Stocks closed lower on Wall Street, led by declines in large companies technology And erased the gains of the S&P 500 for the week.
The Standard & Poor’s 500 It fell 0.7% on Wednesday, while Dow Jones down 0.5% and the Nasdaq 1.2 percent. Values small businesses It fell more than the rest of the market.
Wall Street was sucking up a mix of updates on retail that showed Inflation pressure continues to affect businesses and consumersBut it also shows that spending remains strong.
companies technology and the retailersExpensive, suffered some of the biggest losses. comp Public services and the Energy values They have held up better than the market in general.
targeting It fell 2.3% after reporting a nearly 90% drop in second-quarter earnings as it was forced to cut prices to remove unwanted inventories. The retailer warned earlier this summer that it was canceling supplier orders and slashing prices due to a A sharp shift in spending by Americans as the pandemic recedes.
Children’s clothing and accessories chain Children’s Place fell 12.4% after some reports Sudden losses in the second quarterfacing supply chain problems and pressure from inflation.
Bond yields rose sharply. The 10-year Treasury yield rose to 2.89% from 2.81% on Tuesday.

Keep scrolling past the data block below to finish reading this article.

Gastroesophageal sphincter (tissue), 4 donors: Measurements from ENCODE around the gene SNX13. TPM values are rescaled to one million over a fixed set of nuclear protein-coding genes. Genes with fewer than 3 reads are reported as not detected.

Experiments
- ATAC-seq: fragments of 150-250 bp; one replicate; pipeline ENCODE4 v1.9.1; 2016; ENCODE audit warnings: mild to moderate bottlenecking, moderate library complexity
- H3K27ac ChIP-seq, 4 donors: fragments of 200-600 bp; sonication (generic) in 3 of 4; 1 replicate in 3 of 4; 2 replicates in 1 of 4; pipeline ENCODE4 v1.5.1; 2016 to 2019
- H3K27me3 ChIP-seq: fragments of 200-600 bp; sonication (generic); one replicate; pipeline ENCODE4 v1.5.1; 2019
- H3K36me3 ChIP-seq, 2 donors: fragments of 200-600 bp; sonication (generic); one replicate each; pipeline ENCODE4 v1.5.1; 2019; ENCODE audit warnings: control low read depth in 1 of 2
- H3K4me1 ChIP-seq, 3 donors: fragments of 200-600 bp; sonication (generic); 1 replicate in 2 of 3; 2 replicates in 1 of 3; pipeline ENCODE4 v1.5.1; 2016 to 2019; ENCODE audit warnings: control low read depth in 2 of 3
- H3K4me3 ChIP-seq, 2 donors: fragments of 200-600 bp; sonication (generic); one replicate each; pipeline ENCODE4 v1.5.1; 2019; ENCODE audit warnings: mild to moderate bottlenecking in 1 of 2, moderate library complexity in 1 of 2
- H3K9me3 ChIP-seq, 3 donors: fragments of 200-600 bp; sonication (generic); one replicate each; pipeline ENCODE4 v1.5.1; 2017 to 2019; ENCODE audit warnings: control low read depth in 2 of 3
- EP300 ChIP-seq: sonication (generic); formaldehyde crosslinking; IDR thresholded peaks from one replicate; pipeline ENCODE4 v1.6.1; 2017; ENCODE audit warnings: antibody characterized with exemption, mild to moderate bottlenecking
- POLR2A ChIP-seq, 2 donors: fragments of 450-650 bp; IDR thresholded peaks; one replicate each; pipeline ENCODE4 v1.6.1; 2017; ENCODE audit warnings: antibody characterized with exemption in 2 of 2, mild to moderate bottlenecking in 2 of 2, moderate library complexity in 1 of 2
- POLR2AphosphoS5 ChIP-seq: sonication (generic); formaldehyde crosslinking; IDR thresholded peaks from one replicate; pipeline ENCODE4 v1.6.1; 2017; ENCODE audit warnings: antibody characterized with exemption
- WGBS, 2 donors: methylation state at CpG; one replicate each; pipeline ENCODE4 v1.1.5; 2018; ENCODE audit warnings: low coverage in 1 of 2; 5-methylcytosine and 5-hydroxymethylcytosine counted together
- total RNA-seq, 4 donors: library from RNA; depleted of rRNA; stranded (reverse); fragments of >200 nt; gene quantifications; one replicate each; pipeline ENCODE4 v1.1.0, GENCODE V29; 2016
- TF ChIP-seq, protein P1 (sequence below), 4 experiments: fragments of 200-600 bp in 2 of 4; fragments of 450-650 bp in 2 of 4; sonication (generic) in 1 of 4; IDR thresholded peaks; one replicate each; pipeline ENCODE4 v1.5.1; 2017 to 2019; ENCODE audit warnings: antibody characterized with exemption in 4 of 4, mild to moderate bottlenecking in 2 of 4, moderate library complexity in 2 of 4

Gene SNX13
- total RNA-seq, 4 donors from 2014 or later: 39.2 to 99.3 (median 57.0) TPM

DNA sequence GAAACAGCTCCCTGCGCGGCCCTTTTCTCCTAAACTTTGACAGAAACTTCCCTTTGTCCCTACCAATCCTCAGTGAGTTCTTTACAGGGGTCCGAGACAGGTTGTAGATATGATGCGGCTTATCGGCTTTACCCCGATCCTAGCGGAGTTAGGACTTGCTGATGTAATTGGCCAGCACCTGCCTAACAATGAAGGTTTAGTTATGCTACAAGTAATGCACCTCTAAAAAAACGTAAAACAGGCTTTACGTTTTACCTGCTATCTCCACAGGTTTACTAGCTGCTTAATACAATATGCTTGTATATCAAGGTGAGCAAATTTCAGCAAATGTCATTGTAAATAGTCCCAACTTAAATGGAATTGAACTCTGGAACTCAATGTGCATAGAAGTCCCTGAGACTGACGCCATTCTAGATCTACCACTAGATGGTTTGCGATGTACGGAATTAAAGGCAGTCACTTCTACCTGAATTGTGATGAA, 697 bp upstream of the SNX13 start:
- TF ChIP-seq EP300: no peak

Retail sales in the United States no different Last month, according to the Commerce Department, economists had expected a slight increase in July. Part of the weakness was attributed to a 1.8% drop in gasoline sales, reflecting lower prices at gas stations.
Wall Street is closely watching the latest economic data and business updates to get a better idea of how inflation is affecting businesses, consumers and Whether the highest inflation rate of the past 40 years has peaked or is beginning to subside. Investors also monitor inflation to determine how much more investors have to go. central banks In their fight against rising prices.
Britain’s inflation rate rose in July to its highest level in 40 years 10.1%, At a faster pace than in the US and Europe, rising food prices in the UK have increased pressure on the cost of living, due to rising energy costs. Inflationary pressures prompted the Bank of England to raise its key interest rate by half a percentage point this month, the largest increase in six consecutive hikes since December.
The Federal Reserve has been raising interest rates to slow the economy and tame inflation, but investors remain concerned that it could hit the brakes too hard and push the economy into recession. In July, the Fed raised the benchmark interest rate by Three quarters of a point For the second time in a row. Wall Street will learn more about this decision process when the Federal Reserve releases minutes later on Wednesday.
(with information from AP)